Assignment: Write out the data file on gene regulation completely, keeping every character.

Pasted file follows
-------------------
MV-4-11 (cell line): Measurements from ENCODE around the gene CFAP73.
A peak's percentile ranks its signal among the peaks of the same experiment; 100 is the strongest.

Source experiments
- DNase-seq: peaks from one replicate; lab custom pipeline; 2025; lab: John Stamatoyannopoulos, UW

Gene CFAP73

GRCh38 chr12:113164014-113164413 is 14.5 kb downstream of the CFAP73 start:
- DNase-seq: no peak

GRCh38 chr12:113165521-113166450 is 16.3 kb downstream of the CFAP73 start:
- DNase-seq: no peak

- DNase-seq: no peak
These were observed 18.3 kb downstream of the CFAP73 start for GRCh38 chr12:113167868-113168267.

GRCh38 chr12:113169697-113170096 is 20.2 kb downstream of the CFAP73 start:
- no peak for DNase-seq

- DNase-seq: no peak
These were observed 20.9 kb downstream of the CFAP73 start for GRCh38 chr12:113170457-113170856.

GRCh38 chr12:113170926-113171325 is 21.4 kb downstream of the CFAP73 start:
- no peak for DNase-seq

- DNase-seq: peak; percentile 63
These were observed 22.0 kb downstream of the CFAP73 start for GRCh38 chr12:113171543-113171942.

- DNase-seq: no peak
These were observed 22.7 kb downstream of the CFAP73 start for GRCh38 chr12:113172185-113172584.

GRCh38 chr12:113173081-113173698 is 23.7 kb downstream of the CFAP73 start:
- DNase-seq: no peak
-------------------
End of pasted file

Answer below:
MV-4-11 (cell line): Measurements from ENCODE around the gene CFAP73.
A peak's percentile ranks its signal among the peaks of the same experiment; 100 is the strongest.

Source experiments
- DNase-seq: peaks from one replicate; lab custom pipeline; 2025; lab: John Stamatoyannopoulos, UW

Gene CFAP73

GRCh38 chr12:113164014-113164413 is 14.5 kb downstream of the CFAP73 start:
- DNase-seq: no peak

GRCh38 chr12:113165521-113166450 is 16.3 kb downstream of the CFAP73 start:
- DNase-seq: no peak

- DNase-seq: no peak
These were observed 18.3 kb downstream of the CFAP73 start for GRCh38 chr12:113167868-113168267.

GRCh38 chr12:113169697-113170096 is 20.2 kb downstream of the CFAP73 start:
- no peak for DNase-seq

- DNase-seq: no peak
These were observed 20.9 kb downstream of the CFAP73 start for GRCh38 chr12:113170457-113170856.

GRCh38 chr12:113170926-113171325 is 21.4 kb downstream of the CFAP73 start:
- no peak for DNase-seq

- DNase-seq: peak; percentile 63
These were observed 22.0 kb downstream of the CFAP73 start for GRCh38 chr12:113171543-113171942.

- DNase-seq: no peak
These were observed 22.7 kb downstream of the CFAP73 start for GRCh38 chr12:113172185-113172584.

GRCh38 chr12:113173081-113173698 is 23.7 kb downstream of the CFAP73 start:
- DNase-seq: no peak